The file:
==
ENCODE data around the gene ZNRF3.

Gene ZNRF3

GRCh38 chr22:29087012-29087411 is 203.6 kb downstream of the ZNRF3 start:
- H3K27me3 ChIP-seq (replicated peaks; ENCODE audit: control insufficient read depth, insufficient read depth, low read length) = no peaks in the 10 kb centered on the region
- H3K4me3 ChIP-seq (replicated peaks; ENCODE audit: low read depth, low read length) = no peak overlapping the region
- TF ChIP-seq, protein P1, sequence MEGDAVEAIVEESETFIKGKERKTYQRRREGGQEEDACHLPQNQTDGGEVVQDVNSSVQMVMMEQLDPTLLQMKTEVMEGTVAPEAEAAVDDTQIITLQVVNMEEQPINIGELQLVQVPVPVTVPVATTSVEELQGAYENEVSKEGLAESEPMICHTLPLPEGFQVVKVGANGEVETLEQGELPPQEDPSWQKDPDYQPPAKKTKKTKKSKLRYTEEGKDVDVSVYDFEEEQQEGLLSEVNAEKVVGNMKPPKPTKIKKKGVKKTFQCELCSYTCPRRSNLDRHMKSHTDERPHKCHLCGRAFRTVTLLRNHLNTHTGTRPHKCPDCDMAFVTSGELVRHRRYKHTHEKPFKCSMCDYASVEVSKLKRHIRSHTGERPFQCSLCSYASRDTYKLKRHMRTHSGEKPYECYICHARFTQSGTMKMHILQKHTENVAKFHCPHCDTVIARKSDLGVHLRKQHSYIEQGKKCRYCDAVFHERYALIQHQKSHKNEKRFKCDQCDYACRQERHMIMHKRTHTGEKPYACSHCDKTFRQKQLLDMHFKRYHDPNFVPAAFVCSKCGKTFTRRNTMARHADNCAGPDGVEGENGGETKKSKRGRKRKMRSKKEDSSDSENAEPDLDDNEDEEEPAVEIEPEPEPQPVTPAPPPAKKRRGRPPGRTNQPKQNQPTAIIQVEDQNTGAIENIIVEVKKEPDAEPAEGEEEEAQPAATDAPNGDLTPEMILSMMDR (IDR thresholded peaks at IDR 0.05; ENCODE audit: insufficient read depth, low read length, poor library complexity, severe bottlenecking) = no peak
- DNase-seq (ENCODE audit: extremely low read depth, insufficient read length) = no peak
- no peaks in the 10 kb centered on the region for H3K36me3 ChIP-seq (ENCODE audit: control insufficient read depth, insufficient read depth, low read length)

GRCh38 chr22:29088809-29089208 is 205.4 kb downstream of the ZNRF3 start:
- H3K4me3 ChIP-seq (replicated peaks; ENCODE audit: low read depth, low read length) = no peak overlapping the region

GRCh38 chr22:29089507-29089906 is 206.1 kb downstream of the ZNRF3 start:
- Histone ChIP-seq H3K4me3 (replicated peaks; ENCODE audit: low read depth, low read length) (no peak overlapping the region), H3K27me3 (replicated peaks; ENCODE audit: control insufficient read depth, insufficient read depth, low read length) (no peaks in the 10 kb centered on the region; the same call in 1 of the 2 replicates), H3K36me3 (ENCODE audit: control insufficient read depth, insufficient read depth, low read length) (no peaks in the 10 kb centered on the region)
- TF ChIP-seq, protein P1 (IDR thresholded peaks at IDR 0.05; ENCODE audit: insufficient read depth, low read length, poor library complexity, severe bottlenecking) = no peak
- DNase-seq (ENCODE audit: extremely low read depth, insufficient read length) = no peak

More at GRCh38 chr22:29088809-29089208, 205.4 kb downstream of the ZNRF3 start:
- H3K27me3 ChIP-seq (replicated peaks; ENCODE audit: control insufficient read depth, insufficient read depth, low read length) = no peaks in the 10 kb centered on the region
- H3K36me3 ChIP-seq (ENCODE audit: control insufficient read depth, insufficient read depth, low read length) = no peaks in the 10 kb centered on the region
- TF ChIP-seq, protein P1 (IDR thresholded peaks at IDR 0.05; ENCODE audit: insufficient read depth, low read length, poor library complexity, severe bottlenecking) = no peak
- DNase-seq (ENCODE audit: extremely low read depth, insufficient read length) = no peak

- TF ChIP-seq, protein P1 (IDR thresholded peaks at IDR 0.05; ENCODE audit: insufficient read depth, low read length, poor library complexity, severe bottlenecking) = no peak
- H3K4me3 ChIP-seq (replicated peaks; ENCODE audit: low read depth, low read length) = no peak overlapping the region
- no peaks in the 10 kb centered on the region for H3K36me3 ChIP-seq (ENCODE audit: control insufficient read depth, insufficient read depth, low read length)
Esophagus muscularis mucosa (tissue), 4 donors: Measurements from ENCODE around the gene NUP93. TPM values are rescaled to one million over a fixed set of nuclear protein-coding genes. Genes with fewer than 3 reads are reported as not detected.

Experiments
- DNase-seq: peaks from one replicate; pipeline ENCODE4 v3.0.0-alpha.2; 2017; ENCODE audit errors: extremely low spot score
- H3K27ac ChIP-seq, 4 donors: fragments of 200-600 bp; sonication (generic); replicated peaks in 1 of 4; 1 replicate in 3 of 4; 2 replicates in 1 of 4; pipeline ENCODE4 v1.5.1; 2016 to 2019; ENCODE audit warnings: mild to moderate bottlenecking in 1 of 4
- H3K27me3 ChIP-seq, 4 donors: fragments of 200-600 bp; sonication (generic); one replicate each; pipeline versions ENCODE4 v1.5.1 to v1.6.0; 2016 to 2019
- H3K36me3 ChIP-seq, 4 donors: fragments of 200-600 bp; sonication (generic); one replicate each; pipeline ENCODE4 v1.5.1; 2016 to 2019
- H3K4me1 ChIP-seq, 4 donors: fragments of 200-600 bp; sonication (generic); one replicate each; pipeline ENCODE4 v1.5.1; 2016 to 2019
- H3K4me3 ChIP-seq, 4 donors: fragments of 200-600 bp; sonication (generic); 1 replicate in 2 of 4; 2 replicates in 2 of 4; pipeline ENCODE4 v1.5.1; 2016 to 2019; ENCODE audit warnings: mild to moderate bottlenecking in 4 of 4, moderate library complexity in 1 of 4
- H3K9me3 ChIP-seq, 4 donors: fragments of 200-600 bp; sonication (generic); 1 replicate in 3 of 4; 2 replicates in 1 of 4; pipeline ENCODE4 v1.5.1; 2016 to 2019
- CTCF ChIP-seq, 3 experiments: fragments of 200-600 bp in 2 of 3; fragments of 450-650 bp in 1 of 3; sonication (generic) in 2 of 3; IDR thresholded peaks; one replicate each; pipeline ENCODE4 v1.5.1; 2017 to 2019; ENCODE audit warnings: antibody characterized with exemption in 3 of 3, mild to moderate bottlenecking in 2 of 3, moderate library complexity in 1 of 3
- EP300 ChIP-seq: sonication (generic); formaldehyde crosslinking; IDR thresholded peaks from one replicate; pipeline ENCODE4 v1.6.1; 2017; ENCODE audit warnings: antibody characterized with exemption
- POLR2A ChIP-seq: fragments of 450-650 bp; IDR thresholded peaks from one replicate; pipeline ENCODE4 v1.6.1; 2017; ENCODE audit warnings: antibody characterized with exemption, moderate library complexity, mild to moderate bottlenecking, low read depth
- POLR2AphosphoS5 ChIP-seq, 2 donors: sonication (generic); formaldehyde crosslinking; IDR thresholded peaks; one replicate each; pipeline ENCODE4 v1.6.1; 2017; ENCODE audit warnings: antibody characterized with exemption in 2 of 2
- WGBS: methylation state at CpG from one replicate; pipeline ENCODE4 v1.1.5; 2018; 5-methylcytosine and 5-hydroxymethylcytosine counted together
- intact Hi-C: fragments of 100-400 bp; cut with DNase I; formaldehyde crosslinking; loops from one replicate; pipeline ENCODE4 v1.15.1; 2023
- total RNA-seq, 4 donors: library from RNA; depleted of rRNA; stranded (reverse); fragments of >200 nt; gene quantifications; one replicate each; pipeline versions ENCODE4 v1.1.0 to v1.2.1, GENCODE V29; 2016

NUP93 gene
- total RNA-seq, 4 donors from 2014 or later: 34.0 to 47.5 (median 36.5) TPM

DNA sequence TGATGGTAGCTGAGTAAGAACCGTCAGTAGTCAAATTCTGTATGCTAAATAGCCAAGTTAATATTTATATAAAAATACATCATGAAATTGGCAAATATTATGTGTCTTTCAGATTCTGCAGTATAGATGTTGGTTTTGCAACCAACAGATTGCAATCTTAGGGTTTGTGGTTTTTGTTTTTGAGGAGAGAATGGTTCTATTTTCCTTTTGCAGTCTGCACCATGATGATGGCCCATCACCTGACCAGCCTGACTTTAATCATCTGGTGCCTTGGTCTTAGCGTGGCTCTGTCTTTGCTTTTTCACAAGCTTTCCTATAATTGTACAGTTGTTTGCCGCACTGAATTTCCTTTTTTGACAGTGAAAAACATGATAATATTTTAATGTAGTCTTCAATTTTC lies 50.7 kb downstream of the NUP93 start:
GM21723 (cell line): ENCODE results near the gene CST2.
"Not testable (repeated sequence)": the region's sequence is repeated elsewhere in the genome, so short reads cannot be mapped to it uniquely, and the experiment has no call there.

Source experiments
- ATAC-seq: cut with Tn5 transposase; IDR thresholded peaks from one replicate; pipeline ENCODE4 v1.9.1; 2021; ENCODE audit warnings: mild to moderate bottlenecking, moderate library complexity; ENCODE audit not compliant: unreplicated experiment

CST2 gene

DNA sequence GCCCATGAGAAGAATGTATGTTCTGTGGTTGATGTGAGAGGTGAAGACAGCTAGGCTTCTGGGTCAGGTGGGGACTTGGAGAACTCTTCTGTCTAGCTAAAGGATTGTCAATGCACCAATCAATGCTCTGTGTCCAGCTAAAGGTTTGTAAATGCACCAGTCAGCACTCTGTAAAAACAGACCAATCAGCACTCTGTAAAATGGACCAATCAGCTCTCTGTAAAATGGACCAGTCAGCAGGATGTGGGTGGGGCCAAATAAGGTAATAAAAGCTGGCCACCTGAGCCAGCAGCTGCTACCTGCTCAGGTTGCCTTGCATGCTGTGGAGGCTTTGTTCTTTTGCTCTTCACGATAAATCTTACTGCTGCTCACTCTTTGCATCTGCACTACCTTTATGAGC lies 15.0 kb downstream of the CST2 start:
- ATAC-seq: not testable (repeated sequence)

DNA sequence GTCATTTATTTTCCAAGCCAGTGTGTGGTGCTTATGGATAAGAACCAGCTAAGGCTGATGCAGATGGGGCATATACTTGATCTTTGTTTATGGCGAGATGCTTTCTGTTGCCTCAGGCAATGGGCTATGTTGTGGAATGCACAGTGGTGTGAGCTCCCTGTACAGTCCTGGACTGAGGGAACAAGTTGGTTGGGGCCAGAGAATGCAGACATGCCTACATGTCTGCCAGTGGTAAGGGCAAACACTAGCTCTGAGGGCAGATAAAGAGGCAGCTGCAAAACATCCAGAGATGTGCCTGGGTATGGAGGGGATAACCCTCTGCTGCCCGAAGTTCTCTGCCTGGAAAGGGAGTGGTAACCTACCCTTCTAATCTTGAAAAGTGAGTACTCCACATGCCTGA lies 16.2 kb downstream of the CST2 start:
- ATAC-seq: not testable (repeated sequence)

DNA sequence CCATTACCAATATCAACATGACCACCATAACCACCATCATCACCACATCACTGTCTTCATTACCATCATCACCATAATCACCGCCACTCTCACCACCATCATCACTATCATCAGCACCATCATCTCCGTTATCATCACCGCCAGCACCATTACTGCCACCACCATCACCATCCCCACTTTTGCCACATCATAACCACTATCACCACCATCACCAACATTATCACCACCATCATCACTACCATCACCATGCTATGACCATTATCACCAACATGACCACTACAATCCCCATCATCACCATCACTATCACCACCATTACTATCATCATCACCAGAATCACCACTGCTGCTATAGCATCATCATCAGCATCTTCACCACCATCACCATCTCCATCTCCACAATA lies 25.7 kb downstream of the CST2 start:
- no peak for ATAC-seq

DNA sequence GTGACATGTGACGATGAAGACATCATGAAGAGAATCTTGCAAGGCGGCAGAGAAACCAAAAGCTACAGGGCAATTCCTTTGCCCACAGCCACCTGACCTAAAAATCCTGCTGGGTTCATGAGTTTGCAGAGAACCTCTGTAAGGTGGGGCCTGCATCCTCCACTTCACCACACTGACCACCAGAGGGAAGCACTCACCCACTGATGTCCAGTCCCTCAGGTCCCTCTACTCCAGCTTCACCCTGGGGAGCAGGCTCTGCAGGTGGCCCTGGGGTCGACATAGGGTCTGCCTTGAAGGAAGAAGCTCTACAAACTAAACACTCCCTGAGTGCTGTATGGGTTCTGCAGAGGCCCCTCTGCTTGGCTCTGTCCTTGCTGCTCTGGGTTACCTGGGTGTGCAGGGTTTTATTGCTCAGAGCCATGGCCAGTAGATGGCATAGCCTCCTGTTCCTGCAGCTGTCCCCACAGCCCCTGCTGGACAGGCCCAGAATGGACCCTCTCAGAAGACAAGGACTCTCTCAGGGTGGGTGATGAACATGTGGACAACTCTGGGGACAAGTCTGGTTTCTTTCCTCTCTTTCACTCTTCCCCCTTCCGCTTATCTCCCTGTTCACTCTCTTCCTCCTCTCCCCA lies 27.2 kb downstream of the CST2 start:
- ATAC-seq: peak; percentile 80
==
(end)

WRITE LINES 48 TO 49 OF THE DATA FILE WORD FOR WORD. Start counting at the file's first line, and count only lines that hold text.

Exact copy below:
- ATAC-seq: not testable (repeated sequence)

DNA sequence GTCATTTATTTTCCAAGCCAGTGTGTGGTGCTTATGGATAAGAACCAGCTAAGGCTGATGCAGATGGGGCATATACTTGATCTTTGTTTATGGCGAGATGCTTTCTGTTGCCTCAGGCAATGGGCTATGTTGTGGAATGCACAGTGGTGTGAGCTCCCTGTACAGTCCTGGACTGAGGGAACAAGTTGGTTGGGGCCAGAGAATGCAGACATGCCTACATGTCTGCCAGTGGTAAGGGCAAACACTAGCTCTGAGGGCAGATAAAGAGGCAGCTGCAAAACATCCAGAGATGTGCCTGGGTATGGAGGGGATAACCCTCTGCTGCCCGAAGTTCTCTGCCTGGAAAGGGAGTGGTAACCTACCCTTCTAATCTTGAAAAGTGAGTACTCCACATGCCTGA lies 16.2 kb downstream of the CST2 start: